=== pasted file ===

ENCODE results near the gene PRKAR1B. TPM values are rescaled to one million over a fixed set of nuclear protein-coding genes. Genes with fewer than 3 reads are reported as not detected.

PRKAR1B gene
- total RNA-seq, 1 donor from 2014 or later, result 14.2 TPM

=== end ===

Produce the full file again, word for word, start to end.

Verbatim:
ENCODE results near the gene PRKAR1B. TPM values are rescaled to one million over a fixed set of nuclear protein-coding genes. Genes with fewer than 3 reads are reported as not detected.

PRKAR1B gene
- total RNA-seq, 1 donor from 2014 or later, result 14.2 TPM